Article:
In this compliance guide, we will discuss the following with regard to Connecticut’s privacy law:
- Who needs to comply with Connecticut SB6;
- How the law defines personal data;
- The privacy rights provided to Connecticut residents;
- The penalties for failure to comply; and
Table of Contents
Who needs to comply with Connecticut SB6?
Connecticut SB6 applies to persons that do business in Connecticut or that provide goods or services that are targeted towards residents of Connecticut and that during the previous year:
- Controlled or processes the personal data of 100,000 or more Connecticut residents; or
- Controlled or processed the personal data of 25,000 or more residents of Connecticut and derived more than 25% of their gross revenue from the sale of personal data.
It is important to note that first, this law does not apply to nonprofit organizations and second, if the law does not apply to you, you may still need to comply with its requirements by contract if you work with larger companies that do need to comply.
How does the law define personal data?
Since Connecticut SB6 applies only to organizations that meet the criteria above and that control or process personal data, it is important to define how this law defines this term. The law defines personal data as “any information that is linked or reasonably linkable to an identified or identifiable individual.” Putting this into website terms, this would mean data such as names, emails and phone numbers that are usually collected through contact forms, eCommerce forms, or newsletter forms as well as IP addresses that are commonly collected through analytics tools.
What privacy rights are provided to residents of Connecticut by this privacy law?
The goal of Connecticut SB6 is to protect the privacy of residents of the state by imposing certain requirements upon businesses and providing residents of Connecticut with privacy rights. The law provides Connecticut residents with the following privacy rights:
- To confirm whether or not a controller is processing the individual’s personal data and to access such personal data;
- Correct inaccuracies in their personal data;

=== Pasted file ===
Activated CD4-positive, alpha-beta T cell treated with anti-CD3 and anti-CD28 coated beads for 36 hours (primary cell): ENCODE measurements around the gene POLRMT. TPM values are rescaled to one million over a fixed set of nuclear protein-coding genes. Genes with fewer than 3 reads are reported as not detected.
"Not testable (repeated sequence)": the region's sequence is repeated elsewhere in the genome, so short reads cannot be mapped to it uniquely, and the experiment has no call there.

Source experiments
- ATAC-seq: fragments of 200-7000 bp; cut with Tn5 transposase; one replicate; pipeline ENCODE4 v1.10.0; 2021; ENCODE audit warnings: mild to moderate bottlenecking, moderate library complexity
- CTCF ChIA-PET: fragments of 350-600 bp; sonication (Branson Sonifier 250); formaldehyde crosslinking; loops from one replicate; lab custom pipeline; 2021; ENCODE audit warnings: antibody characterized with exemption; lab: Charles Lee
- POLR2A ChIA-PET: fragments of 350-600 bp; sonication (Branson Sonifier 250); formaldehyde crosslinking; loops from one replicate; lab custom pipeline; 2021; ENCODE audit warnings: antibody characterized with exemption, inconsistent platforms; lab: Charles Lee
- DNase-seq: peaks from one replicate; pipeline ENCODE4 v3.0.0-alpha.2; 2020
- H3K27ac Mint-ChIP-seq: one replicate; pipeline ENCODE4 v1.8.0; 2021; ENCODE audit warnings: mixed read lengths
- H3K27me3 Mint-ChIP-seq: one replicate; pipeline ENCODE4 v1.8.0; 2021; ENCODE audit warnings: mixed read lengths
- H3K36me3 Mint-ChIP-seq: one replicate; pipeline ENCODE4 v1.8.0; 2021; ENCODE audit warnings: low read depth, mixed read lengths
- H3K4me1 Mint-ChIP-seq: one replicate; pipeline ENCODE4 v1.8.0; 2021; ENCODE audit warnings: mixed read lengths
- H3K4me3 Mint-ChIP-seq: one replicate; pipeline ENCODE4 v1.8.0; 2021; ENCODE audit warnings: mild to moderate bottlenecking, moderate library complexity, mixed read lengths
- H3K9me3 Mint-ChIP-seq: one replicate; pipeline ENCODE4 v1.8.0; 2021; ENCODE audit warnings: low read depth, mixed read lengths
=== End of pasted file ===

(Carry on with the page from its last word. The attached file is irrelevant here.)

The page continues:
- Delete personal data;
- Obtain a copy of the individual’s personal data in a portable and, to the extent feasible, readily usable format that allows the individual to transfer that data to another business where the processing is carried out by automated means;
- Opt out of the processing of their personal data for purposes of targeted advertising, the sale of personal data and profiling.
Consumers may exercise any of the above rights as soon as the law goes into effect and may even designate and authorized agent to exercise these privacy rights on their behalf. Businesses will have 45 days to respond to such requests (though that may be extended by an additional 45 days if needed). Similar to Virginia and Colorado’s privacy laws, Connecticut SB6 also allows consumes to appeal if they are not satisfied with the business’ response to their privacy rights request.
- The categories of personal data processed by the business;
- The purposes for which personal data is processed;
- One or more secure and reliable means for consumers to exercise their privacy rights, including how to appeal a decision that was made with regard to a privacy rights request;
- The categories of personal data that are shared with third parties, if any;
- The categories of third parties, if any, with which personal data is shared;
- An active email address that a consumer may use to contact the business;
Penalties for failure to comply
The Attorney General of Connecticut will have exclusive authority to enforce this new law. Until December 31, 2024, companies will have the right to cure alleged violations of the law. Once the right to cure expires, the Attorney General may bring enforcement actions against companies that fail to comply.
Termageddon’s plan for Connecticut SB6
Donata is the Co-founder and President of Termageddon, an auto-updating generator of website and application policies. She is a licensed attorney and Certified Information Privacy Professional. She also serves as the Vice-Chair of the American Bar Association’s ePrivacy Committee and the Chair of the Chicago Chapter of the International Association of Privacy Professionals. In her free time, Donata enjoys beekeeping, hunting for morel mushrooms, and walks with her husband and two dogs.